The FDA's Painkiller Warning: How to Avoid Taking Too Much

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It's cold season, so you probably don't think anything of downing a dose or two of a cold medicine on top of the Tylenol you might be taking for that headache you got after muscling your way through the crowded shopping mall. Well, the Food and Drug Administration wants you to think twice about all that self-medicating you're doing with over-the-counter remedies. Every year, the agency says, about half of the deaths associated with taking painkillers containing acetaminophen are due to unintended overdoses. Acetaminophen, the primary ingredient in Tylenol, is also a common component of cold and flu remedies. The concern, says the FDA, is that people aren't aware of all the different compounds that contain acetaminophen, so when they decide to boost their dose of Tylenol, or combine a painkiller with a cold caplet or two, they could be putting their liver in danger.

An overdose of acetaminophen can damage the liver, which metabolizes and breaks down drugs. More than 200 million people take Tylenol in the U.S. each year, and about 200 a year die from liver failure when they accidentally take too much. What the FDA proposed is to require manufacturers of acetaminophen-containing over-the-counter drugs to prominently note the presence of the compound, and warn people of the danger of liver toxicity when acetaminophen is taken in excees of recommended doses.

According to Dr. Charles Cain, director of anesthesia at New York Presbyterian Hospital, it's not that hard to reach these danger levels. The average adult should not exceed 4g of acetaminophen a day. If someone is taking two extra-strength tablets of Tylenol, which are 500 mg each, every four hours (instead of the recommended every six hours), and then adds a few doses of a cold medication during the day, then they're easily reaching about 4g-6g of acetaminophen a day. Do that over a few days, says Cain, and you could damage your liver. Since most people are on several different types of medications already, the liver may be more vulnerable to danger when it's hit with an excess of acetaminophen to process. And that's even before the glass of wine or bottle of beer that many of us like to have at the end of day; alcohol also puts the liver to work, and the combination of everything at once may be the perfect storm that sends the liver into failure.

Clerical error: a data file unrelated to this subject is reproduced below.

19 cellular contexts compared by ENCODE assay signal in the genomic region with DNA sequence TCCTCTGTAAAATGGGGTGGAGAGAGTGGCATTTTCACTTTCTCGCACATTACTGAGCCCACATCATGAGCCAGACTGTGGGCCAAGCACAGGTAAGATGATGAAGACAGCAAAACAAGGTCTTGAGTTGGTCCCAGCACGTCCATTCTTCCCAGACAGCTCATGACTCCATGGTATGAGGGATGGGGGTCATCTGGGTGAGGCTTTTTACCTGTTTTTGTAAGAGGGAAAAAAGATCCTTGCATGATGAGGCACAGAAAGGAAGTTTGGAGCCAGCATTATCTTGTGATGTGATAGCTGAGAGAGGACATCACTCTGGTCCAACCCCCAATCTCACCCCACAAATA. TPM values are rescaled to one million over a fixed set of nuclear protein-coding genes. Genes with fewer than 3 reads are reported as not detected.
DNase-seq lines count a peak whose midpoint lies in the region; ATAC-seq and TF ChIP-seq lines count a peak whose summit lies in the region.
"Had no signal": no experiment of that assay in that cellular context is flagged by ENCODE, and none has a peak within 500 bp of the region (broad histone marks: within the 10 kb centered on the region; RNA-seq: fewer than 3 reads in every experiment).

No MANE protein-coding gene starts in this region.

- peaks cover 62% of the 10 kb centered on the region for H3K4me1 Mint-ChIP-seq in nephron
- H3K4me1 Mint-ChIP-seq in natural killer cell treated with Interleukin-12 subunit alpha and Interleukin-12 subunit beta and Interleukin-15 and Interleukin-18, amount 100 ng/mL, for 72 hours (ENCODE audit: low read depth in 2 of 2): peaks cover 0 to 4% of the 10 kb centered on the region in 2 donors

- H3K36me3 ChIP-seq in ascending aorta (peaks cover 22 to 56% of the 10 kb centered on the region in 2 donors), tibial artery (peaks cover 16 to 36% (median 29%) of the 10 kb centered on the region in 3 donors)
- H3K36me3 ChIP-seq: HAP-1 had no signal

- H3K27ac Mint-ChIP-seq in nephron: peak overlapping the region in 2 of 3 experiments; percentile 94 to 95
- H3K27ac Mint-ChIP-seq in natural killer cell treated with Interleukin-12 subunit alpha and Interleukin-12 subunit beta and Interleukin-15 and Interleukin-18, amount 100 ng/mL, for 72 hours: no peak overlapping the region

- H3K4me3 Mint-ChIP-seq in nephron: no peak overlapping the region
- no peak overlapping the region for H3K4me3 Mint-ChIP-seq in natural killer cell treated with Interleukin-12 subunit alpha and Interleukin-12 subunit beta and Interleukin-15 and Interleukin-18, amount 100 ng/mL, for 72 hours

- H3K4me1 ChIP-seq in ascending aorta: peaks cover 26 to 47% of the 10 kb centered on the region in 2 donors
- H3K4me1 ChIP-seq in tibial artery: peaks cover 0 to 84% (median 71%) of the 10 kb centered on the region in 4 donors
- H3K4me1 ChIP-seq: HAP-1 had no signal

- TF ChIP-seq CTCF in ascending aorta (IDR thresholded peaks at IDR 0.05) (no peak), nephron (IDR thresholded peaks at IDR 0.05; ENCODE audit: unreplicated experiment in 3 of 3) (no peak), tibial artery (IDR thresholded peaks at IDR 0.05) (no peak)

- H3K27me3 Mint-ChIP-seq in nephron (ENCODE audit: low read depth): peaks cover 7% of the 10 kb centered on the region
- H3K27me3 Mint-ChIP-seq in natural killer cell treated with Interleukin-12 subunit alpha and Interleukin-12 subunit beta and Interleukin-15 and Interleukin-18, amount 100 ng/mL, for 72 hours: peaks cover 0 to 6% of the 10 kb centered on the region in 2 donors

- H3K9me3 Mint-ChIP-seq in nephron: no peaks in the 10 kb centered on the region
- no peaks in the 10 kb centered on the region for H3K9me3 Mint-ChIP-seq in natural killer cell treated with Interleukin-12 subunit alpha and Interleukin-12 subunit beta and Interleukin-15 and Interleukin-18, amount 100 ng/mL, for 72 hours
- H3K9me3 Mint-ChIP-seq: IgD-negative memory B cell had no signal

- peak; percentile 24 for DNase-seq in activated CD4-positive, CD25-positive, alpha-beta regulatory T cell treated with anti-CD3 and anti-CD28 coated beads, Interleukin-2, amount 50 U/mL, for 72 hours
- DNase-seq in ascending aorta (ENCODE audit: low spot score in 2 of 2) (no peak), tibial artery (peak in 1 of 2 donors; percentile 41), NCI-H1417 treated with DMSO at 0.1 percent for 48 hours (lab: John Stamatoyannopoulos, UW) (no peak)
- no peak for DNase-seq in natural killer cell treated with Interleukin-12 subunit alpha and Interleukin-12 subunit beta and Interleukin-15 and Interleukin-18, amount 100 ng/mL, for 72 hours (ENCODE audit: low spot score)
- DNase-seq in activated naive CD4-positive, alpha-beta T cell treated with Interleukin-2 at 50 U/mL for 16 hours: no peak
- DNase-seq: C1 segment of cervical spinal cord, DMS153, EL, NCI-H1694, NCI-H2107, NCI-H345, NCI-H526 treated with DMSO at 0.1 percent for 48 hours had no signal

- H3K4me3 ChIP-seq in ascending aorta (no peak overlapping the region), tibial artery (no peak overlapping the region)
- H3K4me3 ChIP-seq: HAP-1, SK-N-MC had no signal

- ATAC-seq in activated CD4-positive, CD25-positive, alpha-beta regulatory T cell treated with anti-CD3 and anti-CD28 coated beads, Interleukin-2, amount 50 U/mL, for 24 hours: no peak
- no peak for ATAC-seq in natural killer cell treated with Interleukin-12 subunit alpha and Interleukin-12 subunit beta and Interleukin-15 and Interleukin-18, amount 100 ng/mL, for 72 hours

The FDA warning is an effort to educate the public, says Cain, As the number of acetaminophen-containing preparations becomes ubiquitous, the concern is that we are seeing instances where people are taking too much and wind up suffering from what should otherwise be a relatively safe medication.

At Columbia University Medical Center, doctors have been aware of the potential dangers of acetaminophen overdose and for the past two months have provided patients with brochures indicating the daily amount of acetaminophen their doctors recommend they take, and how much additional acetaminophen they can safely take from other sources. "Whenever I prescribe any medication, I always tell my patients that if they are buying drugs over the counter, to check for the label, and make sure that the medication does not contain any acetaminophen," says Dr. Amit Sharma, an anesthesiologist at the hospital. "If it does, then I tell them to cut down on the pain medication given by their doctor."

For the most part, Tylenol and acetaminophen products are safe — that's why there are offered over-the-counter and without a doctor's prescription. But the FDA wants to alert people that like any drug, taking too much — more than your liver can handle — can be dangerous. And with more people taking more medications at a younger age, being aware of potential interactions among drugs, as well as potential overdoses, is critical. These over-the-counter drugs just have to be used with an eye toward the total dose per day, and amount being used over a period of days, says Cain. When used with care, acetaminophen is extremely safe.